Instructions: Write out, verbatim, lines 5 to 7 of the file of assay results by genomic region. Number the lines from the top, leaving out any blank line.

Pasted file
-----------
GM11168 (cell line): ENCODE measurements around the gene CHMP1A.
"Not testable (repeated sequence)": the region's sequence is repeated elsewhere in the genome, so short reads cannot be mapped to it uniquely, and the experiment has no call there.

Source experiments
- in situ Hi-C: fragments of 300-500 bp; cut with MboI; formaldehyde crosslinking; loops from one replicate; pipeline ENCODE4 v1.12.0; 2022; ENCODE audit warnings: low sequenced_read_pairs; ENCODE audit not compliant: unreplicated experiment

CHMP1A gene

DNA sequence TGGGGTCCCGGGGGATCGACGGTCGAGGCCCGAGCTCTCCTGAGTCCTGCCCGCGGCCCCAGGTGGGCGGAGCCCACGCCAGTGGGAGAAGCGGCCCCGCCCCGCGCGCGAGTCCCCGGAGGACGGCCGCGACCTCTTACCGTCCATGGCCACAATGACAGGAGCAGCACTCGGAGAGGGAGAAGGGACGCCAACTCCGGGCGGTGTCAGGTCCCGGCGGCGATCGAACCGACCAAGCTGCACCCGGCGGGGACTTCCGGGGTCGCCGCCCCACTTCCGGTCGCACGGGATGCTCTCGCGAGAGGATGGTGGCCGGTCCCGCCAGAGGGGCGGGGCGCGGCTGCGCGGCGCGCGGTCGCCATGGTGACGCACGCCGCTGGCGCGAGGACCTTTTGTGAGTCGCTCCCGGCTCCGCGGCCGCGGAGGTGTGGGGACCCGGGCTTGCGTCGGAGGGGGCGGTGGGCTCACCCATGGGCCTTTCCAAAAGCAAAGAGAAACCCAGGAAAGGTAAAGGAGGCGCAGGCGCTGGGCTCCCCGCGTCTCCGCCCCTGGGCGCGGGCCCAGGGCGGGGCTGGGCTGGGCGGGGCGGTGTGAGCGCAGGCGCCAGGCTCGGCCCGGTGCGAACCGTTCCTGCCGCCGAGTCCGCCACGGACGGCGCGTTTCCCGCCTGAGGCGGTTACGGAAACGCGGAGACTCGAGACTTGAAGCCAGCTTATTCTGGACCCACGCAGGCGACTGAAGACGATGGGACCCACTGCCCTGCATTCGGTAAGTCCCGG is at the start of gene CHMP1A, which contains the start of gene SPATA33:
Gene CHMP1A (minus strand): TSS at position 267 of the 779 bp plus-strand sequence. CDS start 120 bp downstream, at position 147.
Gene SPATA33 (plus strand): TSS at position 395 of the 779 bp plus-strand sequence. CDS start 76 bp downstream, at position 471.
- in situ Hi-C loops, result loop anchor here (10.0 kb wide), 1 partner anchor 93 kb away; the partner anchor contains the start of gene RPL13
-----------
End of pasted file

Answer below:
CHMP1A gene

DNA sequence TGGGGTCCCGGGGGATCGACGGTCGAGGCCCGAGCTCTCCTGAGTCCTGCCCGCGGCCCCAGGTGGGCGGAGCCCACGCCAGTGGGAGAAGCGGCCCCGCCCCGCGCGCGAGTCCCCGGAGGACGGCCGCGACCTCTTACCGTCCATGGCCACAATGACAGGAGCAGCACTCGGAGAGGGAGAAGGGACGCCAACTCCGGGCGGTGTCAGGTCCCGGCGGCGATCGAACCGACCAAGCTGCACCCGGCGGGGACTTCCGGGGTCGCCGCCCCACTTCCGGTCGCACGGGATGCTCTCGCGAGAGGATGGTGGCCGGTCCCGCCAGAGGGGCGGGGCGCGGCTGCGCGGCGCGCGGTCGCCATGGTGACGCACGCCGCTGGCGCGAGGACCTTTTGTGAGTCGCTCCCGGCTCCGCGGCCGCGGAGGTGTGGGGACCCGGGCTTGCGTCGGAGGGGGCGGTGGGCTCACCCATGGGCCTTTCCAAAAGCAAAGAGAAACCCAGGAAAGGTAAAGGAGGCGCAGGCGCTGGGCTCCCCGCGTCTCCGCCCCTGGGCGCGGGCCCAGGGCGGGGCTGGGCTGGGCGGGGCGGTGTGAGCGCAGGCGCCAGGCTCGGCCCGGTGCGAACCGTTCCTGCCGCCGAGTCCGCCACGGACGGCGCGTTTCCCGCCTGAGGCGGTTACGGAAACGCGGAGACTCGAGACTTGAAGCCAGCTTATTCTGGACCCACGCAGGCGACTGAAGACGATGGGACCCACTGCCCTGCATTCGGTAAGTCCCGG is at the start of gene CHMP1A, which contains the start of gene SPATA33:
Gene CHMP1A (minus strand): TSS at position 267 of the 779 bp plus-strand sequence. CDS start 120 bp downstream, at position 147.